Friday, December 23, 2011

A Country Christmas


This is Christmas Day, 2009. Due to weather conditions (anticipated freezing rain), I am not driving to West Lincoln to celebrate this event with my daughter and her family. Instead I reflected on Christmases past and present. I have a personal friend, a WWII Veteran living in United States who was unable, also, to be with his family. As an urban New Yorker having lived in Queens many years and other metropolitan areas, his perception of a country Christmas was probably...only idolized on Currier and Ives winter scenes.  To him I sent this
narration which generated our Christmas Day conversation.

A COUNTRY CHRISTMAS

In the 1930's in Southern Ontario, winter arrived in November and continued to the end of March...always snow on the ground...always snow drifts along the rural roads due to “open fields”... always a “snow fort” to play in until spring...always a temperature below freezing level.

Robert and Edna met at a rural Church Bazaar one summer...she from Norwich, he from Vanessa...several miles apart. A couple years later, after only minimal rendez-vous, they were married...she leaving 4 younger siblings and he the same. Born on farms, they continued to raise crops, milk cows and produce cheese; tend to 3 or 4 “work horses” who pulled “stone boats”, ploughs and farm wagon. It was the “age of early automobiles”. Robert had purchased a Model T Ford. Edna missed her family over the long winters but was content with the summer family picnics and Christmas Day. Within a few years, they had 2 young children. She was busy with them, helping Robert with the morning and evening milkings...growing vegetables and fruit....planting and tending her flower gardens of annuals and perennials.

Wanting to delight her in this almost  house-bound  wintry season,  Robert realized that taking her “Home for Christmas” was a challenge...the long snowy winters and drifted gravel roads were impossible for his Model T Ford.
As a surprise, his Present for Her was a Christmas visit to her Homestead.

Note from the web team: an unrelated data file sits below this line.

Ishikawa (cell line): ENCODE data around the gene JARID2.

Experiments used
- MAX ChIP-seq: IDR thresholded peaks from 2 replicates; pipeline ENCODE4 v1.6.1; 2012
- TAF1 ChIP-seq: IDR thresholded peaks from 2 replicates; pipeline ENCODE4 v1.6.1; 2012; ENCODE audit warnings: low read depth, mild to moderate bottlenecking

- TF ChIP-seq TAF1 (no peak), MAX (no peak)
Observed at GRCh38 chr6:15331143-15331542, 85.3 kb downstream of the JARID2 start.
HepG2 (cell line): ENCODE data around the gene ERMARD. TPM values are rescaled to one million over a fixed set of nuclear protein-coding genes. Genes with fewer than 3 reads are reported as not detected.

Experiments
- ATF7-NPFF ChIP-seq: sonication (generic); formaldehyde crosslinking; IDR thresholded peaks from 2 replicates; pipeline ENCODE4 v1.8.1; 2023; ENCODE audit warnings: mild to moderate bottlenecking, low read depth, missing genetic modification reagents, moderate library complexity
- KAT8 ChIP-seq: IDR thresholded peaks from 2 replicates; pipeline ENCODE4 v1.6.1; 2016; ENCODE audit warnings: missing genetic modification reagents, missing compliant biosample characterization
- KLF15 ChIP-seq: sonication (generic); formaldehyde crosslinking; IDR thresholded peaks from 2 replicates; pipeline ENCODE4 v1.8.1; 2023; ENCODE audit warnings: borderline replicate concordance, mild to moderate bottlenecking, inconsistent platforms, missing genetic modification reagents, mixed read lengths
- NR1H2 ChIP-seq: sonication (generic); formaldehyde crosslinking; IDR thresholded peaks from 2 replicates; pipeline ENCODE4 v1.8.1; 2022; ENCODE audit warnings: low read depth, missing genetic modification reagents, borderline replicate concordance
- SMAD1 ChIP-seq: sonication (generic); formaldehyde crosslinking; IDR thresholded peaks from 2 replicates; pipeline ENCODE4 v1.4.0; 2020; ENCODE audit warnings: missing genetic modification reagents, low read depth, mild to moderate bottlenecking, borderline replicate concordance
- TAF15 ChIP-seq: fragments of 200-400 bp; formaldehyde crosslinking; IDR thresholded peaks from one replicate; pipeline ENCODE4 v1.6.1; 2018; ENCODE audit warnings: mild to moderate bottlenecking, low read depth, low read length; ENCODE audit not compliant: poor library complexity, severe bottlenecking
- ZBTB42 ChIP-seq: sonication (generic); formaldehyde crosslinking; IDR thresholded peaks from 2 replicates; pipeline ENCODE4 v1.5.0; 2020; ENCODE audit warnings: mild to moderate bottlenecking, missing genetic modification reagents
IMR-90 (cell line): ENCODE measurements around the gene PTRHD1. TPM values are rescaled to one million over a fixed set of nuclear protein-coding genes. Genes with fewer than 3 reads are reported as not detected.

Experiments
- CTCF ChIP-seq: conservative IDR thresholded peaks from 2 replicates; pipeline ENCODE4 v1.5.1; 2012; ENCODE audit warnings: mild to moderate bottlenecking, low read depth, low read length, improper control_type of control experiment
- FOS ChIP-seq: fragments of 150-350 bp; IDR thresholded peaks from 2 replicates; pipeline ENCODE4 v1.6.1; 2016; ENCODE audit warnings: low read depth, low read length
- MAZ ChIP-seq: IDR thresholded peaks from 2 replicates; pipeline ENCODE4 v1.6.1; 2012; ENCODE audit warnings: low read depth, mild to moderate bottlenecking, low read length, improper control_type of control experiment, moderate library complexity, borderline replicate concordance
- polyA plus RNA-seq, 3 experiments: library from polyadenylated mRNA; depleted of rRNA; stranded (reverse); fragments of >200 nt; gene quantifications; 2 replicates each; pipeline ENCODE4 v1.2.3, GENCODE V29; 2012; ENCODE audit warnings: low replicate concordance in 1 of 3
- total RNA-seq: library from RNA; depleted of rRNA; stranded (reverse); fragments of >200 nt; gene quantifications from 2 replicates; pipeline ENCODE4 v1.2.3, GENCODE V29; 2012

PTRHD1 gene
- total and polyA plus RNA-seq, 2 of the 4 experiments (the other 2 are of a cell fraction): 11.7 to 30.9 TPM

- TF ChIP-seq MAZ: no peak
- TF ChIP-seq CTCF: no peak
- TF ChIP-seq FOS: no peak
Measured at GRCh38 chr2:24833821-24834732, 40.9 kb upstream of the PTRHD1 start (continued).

Robert saddled Whistler, a part-Percheron horse, and to the harness each side he attached leather straps of bronze-finished bells. He hitched Whistler to an open double seated sleigh. Edna gathered from her cellar, gifts of preserved fruits and vegetables....Robert a few of his wood-crafted items, very practical for any farm use. The little girls had nose-gays of dried flowers from their mother's summer gardens. They were dressed in snow suits, hand knitted scarves, hats and mittens. Mother and father in their cold-weather winter clothes with flannel underwear. Over their laps were bear-skin rugs and surrounding blankets.

Edna was So Excited about this trip “Home for Christmas”!
All through the 10 to 15 miles of travel, they marvelled at
the sparkling crested snow, the ice-glittered trees, the frozen ponds,
the frosted breath of horse and family. 
They sang songs as Whistler trotted a steady pace.
(This experience resembled the illustrated scenes of Currier and Ives.)
Then arriving near Kelvin, the farm road led down a long sloping hill of freshly-laden snow and roadside drifts as high as the sleigh.
Robert was ecstatic with his achievement of presenting this
 Gift to his Precious Family.

In the valley lay her Homestead...a 2 1/2 story yellow brick home, the outer machine shed and wood-clad barns; tall evergreens sparkled with  freshly fallen "marshmallow snow"  on their sturdy boughs. Laddie barked to announce their arrival and the sleigh bells rang “Merry Christmas”.

Edna jumped from the sleigh and rushed to the back door into waiting arms...hugs, kisses and Merry Christmases to Anna, Dorothy, Luella and Willie. George and Lily were So Thrilled...to see first-born daughter and adorable grand children whom they had not seen since the summer picnic!

Whistler gave a happy snort when the  ladened sleigh stopped, then unsaddled and taken to the barn for rest...with the farm's warm stabled horses! He was rewarded with a pail of water, a rub-down, hay and oats...with  also welcoming neighs and snickers from his barn companions.

This story is personal...Robert and Edna were my parents;
the children were my older sister, Eileen and me.
Merle Baird-Kerr
December 25, 2009

The following Christmas or Winter song   
is so appropriate for the above family story.

Dashing through the snow
in a one- horse open sleigh
O'er the fields we go
laughing all the way.
Bells on bob tails ring
making spirits bright.
What fun it is to laugh and sing
a sleighing song tonight.

Oh, Jingle Bells, Jingle Bells
Jingle all the way.
Oh, what fun it is to ride
in a one-horse open sleigh.
Jingle Bells, Jingle Bells,
Jingle all the way.
Oh, what fun it is to ride
in a one-horse open sleigh.

Merle Baird-Kerr . . . submitted December 23, 2011
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2 comments:

  1. I Love this beautiful showcase of your historical experience with your
    beloved Family. Posted as usual, in a most
    Seasonal Time...Merry Christmas, to you,one,
    and all.

    ReplyDelete
  2. Thank You Sol for your inspiration...as ever, a dedicated "follower"; perhaps, this narration will instill with readers, reflections of "Christmas" in their early years.

    ReplyDelete